Background: My old project manager (worked on this project for 8 months) got deployed to a client site. The new manager has been working on the project for the past month. He is coming in at the very end, so I imagine he has a lot of pressure from upper management to get the project done (which is already 4 months overdue).

The situation with him is that he is giving me mixed messages, as well as being generally hostile or demeaning. It's hard for me to properly give the tone he has in the following situations, so just assume the statements he directed towards me had a hostile undertone.

Situation #1: He came to my desk and began the conversation saying things like "What are you doing?", "How many tickets have you closed in the past 2 weeks?", "Why are there so many open tickets?", "What is taking so long?". My response was initially amicable, and as the conversation went on I got a little defensive as it seemed like my performance was being questioned. I later went up to him to apologize for getting on the defensive, and asked if he was trying to get a big-picture understanding of everything, or if my performance in particular was being questioned. He explained it was the former. A few minutes later he called me aside into a room to explain to me that I should "do things as I'm told, and not to push back".

Situation #2: Our team was told in three different instances to do things three different ways. Now we need to redo a lot of the past effort as we are being told to do them in a way closer to the second instance. Project manager pulls me personally aside and asks me "Why did this get to this point?", "Who approved these decisions?" which I gave clear answers to, indicating that I was doing as the previous project manager told us to do them. He then began to say things like "This is what I would expect from a coop student, not someone with a few years of experience", "Maybe in a few years you'll do better", "You should have taken initiative and done them the way you thought was the best", "Just take personal responsibility for this problem". Luckily someone with more authority than me (project lead) overheard this and defended me, at which point the project manager backed down and took the lead's (my) side.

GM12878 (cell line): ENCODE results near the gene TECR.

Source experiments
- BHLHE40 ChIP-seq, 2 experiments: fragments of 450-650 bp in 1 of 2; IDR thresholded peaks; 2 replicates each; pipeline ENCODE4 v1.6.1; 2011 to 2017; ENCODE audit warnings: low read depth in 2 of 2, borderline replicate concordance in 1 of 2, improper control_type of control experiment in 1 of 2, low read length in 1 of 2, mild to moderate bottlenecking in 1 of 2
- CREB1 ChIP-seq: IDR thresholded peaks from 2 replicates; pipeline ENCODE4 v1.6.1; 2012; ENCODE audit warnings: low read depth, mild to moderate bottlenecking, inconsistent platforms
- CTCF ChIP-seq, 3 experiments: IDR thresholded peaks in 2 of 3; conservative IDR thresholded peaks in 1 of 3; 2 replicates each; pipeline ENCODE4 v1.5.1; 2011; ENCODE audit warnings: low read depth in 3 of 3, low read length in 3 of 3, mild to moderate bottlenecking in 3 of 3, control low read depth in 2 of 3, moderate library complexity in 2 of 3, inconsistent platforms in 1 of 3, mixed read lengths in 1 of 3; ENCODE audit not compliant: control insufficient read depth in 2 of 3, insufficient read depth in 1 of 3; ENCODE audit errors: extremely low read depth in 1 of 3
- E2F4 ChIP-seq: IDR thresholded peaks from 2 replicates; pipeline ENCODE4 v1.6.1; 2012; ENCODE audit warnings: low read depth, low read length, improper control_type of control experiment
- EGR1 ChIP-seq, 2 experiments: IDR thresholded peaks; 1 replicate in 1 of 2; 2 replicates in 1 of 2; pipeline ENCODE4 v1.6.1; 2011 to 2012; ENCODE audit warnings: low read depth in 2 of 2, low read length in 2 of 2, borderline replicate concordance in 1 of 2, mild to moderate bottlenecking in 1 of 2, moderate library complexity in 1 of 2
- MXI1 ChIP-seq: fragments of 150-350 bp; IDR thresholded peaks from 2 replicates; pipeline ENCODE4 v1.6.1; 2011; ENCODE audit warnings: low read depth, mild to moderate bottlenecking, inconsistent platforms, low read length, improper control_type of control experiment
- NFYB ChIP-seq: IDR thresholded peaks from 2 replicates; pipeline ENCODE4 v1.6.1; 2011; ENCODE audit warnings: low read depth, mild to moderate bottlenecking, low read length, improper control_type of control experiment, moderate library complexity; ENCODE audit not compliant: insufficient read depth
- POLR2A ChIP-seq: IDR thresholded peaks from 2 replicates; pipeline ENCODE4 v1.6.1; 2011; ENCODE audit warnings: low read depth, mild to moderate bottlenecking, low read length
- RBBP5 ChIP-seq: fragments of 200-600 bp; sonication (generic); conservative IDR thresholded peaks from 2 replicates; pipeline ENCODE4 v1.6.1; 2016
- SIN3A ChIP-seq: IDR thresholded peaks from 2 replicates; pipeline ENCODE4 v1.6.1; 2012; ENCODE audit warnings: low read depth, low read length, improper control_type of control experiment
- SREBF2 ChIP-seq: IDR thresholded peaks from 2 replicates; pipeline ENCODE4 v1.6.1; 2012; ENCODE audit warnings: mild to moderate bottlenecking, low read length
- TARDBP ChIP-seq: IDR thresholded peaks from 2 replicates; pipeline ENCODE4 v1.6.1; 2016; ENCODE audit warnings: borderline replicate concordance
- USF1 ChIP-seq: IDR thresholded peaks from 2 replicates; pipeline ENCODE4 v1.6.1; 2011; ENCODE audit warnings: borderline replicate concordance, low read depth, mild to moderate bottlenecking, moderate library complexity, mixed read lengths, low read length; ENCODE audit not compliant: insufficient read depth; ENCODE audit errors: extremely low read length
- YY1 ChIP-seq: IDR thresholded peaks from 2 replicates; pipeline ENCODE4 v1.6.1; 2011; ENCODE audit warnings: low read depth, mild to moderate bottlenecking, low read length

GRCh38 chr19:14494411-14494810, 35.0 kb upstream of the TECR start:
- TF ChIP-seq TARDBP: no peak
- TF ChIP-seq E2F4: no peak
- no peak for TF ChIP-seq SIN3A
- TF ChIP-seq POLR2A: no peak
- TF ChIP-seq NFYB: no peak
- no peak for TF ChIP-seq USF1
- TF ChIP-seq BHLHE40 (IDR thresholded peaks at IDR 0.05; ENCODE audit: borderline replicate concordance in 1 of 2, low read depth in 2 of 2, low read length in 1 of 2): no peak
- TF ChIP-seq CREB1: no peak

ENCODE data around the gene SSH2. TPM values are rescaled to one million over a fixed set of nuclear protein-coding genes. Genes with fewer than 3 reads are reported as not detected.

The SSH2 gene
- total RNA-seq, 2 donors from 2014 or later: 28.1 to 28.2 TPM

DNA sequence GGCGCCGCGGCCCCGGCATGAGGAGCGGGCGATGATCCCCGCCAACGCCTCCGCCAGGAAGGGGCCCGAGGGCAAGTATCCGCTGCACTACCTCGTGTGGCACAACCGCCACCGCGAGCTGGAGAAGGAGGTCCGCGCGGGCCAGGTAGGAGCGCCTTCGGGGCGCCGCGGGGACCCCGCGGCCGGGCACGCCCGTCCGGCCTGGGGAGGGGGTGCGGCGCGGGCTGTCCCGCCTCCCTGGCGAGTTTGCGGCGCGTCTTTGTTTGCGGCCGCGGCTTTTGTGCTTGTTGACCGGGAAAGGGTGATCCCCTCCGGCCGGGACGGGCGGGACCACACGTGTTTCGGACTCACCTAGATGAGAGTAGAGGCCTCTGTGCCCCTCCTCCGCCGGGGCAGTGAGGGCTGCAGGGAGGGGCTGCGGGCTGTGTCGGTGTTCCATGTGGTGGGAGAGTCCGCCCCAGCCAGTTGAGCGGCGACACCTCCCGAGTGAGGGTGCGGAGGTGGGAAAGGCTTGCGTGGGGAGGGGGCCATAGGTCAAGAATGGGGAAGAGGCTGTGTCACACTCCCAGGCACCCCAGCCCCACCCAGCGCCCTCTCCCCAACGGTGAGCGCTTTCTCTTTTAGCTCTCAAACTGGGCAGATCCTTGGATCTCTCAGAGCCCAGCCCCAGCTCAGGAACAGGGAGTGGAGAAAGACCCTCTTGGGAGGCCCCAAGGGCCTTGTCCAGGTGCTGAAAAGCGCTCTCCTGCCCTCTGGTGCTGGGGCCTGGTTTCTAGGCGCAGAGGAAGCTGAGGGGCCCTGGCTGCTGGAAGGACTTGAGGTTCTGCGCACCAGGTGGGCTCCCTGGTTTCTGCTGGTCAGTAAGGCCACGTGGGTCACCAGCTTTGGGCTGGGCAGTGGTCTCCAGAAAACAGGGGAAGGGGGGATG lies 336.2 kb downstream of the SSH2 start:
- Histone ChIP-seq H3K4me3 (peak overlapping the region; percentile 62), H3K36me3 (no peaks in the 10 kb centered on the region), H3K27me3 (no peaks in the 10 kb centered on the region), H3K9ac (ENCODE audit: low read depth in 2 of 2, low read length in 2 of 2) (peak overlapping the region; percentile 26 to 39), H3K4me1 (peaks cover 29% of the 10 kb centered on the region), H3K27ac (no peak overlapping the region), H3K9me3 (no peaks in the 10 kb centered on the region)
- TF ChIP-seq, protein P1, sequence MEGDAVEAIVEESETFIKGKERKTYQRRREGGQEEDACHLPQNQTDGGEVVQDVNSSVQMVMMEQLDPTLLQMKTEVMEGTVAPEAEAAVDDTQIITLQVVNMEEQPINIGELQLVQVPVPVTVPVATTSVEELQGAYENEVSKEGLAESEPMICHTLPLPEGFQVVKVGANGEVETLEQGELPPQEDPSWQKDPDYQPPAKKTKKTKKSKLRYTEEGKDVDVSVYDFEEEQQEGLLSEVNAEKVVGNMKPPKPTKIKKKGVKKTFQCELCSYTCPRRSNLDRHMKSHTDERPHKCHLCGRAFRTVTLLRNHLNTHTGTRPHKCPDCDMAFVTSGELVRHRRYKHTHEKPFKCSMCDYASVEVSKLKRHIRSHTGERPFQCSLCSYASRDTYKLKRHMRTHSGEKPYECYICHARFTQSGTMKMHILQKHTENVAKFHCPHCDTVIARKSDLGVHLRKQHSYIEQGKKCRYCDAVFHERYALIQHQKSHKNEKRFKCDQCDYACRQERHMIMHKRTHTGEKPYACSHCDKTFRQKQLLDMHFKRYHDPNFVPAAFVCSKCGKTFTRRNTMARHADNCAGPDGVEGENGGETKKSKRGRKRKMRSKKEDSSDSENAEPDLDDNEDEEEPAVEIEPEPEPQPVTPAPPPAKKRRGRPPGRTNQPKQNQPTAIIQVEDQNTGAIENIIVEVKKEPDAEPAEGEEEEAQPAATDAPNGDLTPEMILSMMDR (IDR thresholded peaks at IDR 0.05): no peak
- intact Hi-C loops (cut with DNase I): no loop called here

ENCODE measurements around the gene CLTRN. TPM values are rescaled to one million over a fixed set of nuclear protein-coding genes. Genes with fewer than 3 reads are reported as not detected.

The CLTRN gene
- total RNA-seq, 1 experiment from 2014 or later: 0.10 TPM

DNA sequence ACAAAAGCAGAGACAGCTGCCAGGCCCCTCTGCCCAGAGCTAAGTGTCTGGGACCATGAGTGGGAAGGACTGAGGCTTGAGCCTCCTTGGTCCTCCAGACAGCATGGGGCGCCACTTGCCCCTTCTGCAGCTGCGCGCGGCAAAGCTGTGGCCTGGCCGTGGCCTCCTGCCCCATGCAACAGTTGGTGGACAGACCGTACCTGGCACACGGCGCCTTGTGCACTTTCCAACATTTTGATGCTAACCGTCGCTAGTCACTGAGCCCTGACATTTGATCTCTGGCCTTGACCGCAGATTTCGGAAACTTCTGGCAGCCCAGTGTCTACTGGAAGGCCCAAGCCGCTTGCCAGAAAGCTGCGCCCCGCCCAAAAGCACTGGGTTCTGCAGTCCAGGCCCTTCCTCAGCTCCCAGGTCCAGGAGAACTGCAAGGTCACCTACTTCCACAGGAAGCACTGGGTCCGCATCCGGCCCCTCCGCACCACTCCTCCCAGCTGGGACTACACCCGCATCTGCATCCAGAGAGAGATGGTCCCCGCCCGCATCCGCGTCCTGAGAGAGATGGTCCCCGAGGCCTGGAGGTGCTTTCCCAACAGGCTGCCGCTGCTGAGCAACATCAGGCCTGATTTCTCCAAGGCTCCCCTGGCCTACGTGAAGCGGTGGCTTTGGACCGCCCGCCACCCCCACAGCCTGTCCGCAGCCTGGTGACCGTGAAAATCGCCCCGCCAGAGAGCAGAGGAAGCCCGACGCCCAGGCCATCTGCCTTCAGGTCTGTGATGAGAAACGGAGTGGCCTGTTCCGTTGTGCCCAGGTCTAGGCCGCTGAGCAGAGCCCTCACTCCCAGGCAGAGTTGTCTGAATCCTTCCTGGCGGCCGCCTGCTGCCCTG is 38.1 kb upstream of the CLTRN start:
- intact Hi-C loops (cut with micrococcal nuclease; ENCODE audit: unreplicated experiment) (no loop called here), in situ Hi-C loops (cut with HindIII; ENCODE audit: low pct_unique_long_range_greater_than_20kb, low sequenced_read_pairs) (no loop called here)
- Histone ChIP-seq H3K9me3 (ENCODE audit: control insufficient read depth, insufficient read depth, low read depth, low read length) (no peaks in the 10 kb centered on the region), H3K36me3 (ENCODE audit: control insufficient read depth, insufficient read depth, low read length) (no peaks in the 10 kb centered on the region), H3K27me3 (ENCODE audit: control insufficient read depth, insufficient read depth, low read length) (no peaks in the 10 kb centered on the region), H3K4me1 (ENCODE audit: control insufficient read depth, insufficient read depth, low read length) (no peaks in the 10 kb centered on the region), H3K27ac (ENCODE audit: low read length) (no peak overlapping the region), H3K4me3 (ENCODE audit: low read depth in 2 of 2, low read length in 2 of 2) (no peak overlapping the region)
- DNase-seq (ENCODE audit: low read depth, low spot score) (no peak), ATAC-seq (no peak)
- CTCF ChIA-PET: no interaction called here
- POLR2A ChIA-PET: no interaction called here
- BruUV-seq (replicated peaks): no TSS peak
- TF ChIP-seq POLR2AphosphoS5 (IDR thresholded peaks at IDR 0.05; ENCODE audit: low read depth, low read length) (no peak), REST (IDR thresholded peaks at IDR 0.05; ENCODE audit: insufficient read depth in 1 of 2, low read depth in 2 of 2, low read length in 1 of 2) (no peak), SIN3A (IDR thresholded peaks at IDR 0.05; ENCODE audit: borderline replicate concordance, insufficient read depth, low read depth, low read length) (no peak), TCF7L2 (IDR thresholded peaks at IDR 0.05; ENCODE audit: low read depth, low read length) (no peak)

As you can see I'm getting two contradicting statements in a relatively short time period (these talks were about a week apart). I'm worried that in the end I'm going to be used as as scapegoat for shortcomings in the project (there are 4 other developers, who he is not having these discussions with).

As far as I can tell, I have 3 options here and I would like some advice.

1) Talk with the project manager again and try to clarify what he expects of me, and in this, I am unsure how I would word that conversation as he gets extremely defensive and tries to push blame onto others.

2) Talk with my direct boss who is above the project manager about getting mixed signals from him, and also inform him that I am detecting hostility and that I am looking for guidance on how to approach the situation.

3) Keep a log of everything that's happened, and go back and document each interaction I've had with the new project manager. So when performance review time comes around, if this particular project manager has given me a bad review, I can at least defend myself and back my claims up with "tangible" evidence.

There could be other options I haven't thought about, so please feel free to let me know if there is something else I could try, or a combination of these options.. I'm at a loss in this situation how to approach it

Edit: I know it seems like I might be being just too sensitive, but I've been used a scapegoat before in a previous workplace. I'm really just trying to cover my bases for the remainder of this project, and for when my performance review comes up. I don't want this bad project manager to affect my career in the long or short run.


I followed Myles' advice and created a document describing the situation, with timelines and quotations. I secondly had a meeting with my project manager where I cleared the air about his expectations, and he also apologized for his behaviour. It seems that a big reason for this hostility is that it wasn't meant to be personally directed towards me, but more frustrated in the situation he's been put in and was taking it out on me. I will still detail this meeting in my notes just in case, but I am not going to email him as it seems to have been worked out for the time being.


1 Answer 1


In my view the correct way to go is both your option 1 as a proactive step and option 3 as a reactive step.

Clarify all expectations from the current PM. Approach him from the angle of "There seems to be a misalignment of expectations of me and that creates a risk for the project. For the sake of the project I'd like to make sure we are on the same page so far as expectations go." Coming from this angle helps in two ways. First is face value clarification of what is expected and second is that it makes you harder to throw under the bus (especially if you document all points of this meeting and email it to him) because it takes away his ability to blindside you with "you didn't meet expectations".

As additional protection document every interaction with both the previous PM and the current one. If you feel like you are going to be thrown under the bus at some point, your shield is documenting all direction you have received so you can support the decisions you made with those directions.


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